News / Asia

South Korea Steps Up Aid Effort to Japan After Disasters

South Korean college students take part in a fundraising campaign for victims of last Friday's earthquake and tsunami in Japan, in downtown Seoul, South Korea, March 17, 2011
South Korean college students take part in a fundraising campaign for victims of last Friday's earthquake and tsunami in Japan, in downtown Seoul, South Korea, March 17, 2011

South Korea plans to dispatch more emergency assistance to Japan, which is in dire need of humanitarian supplies in the wake of last week's devastating earthquake and tsunami. Despite an often rocky relationship between the two nations, aid groups say many Koreans are eager to help out Japanese victims.     

South Korea is expected to spend millions of dollars in helping its neighbor Japan cope with the devastation of last week’s earthquake and tsunami.

Already, a 100-member search and rescue team has been sent to the hardest-hit areas. And reports here say the government is planning to dispatch plane loads of food, bottled water and blankets to help the Japanese victims.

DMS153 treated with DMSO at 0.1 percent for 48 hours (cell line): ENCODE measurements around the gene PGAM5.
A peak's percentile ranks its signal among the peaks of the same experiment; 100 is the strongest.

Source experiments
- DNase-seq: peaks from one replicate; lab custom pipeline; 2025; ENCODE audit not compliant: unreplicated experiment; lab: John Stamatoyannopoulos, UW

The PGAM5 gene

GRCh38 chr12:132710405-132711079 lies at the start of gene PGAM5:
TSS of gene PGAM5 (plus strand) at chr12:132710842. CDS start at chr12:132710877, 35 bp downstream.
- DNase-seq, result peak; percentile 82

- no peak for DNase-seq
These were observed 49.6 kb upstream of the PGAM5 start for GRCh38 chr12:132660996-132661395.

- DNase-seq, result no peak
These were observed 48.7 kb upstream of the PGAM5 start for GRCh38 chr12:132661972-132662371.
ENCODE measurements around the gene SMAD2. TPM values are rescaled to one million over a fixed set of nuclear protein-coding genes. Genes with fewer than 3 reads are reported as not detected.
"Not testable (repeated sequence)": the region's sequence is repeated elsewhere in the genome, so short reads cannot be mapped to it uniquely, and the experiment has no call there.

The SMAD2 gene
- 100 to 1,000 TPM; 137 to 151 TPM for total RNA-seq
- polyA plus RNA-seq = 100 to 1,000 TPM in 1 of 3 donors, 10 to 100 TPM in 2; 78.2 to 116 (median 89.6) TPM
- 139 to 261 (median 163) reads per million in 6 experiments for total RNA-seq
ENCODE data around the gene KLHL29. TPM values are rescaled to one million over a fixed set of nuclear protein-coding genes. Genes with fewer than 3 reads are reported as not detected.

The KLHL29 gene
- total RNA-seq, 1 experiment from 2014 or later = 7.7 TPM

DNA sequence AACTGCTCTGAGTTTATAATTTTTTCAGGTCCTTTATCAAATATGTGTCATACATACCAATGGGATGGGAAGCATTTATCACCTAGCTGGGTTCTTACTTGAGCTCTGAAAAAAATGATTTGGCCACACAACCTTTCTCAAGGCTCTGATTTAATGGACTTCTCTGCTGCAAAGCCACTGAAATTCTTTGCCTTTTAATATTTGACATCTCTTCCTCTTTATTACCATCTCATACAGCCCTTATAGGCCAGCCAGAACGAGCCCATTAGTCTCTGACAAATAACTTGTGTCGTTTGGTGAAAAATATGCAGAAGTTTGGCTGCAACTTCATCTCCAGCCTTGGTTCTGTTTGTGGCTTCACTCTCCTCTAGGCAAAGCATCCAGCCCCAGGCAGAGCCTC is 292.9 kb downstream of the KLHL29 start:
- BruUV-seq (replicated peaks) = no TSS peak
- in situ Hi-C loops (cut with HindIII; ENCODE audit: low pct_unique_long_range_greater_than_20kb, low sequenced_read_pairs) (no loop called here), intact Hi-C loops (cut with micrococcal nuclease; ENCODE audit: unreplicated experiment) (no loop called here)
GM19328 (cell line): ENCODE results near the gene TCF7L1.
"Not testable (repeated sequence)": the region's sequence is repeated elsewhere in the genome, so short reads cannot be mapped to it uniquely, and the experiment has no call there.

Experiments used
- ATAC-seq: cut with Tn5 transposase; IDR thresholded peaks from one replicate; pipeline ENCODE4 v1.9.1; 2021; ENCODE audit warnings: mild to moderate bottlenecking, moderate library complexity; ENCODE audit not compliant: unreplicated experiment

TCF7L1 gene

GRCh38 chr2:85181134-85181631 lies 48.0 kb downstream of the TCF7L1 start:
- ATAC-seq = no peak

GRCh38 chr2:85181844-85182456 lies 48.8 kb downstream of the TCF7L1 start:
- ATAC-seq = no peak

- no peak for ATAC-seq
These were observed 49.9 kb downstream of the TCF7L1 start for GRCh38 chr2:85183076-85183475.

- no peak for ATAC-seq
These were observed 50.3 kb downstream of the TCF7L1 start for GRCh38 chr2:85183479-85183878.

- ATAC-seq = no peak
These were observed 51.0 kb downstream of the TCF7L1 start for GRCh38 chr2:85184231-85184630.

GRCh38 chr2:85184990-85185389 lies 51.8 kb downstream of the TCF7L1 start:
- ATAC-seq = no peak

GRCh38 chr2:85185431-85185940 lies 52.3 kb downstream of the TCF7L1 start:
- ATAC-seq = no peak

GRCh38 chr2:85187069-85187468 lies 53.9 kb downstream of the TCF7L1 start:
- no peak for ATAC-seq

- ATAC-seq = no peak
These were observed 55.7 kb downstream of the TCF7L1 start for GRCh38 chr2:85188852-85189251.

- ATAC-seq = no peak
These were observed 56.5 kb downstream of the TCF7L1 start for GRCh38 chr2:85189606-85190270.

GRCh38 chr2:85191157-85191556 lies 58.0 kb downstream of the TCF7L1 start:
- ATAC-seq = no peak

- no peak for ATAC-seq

Kim Junja, the director of international relations at the Korean Red Cross, the organization coordinating some of the relief effort, says many South Koreans are demonstrating concern about their neighbors in Japan, despite a history of resentment stemming from Japan's harsh period of colonial rule, which ended in 1945.

"We the Korean Red Cross officially had launched a fund raiser for helping the victims in Japan," said Kim. "Already, many companies and many individual peoples are rushing to the Red Cross to make donations”"

Local civic groups here are also trying to help Japan through the aftermath of the disasters.

Koh Jin Kwang, who manages a humanitarian relief organization in Seoul, says volunteers from his organization just came back from helping out after the earthquake in New Zealand. They are now planning to send around 150 volunteers to Japan to assist with search and rescue.

But Koh says that might have to wait until problems at Japan’s Fukashima nuclear plant are resolved.

Radiation continues to leak from the plant, which suffered damage from both the earthquake and tsunami.

South Korea has offered to help Japan avert any more radioactive contamination by sending boron reserves. Boron is the material inserted into nuclear fuel rods, which slow down fission. Japan has been mixing boron with seawater in an effort to cool down the stricken reactors.

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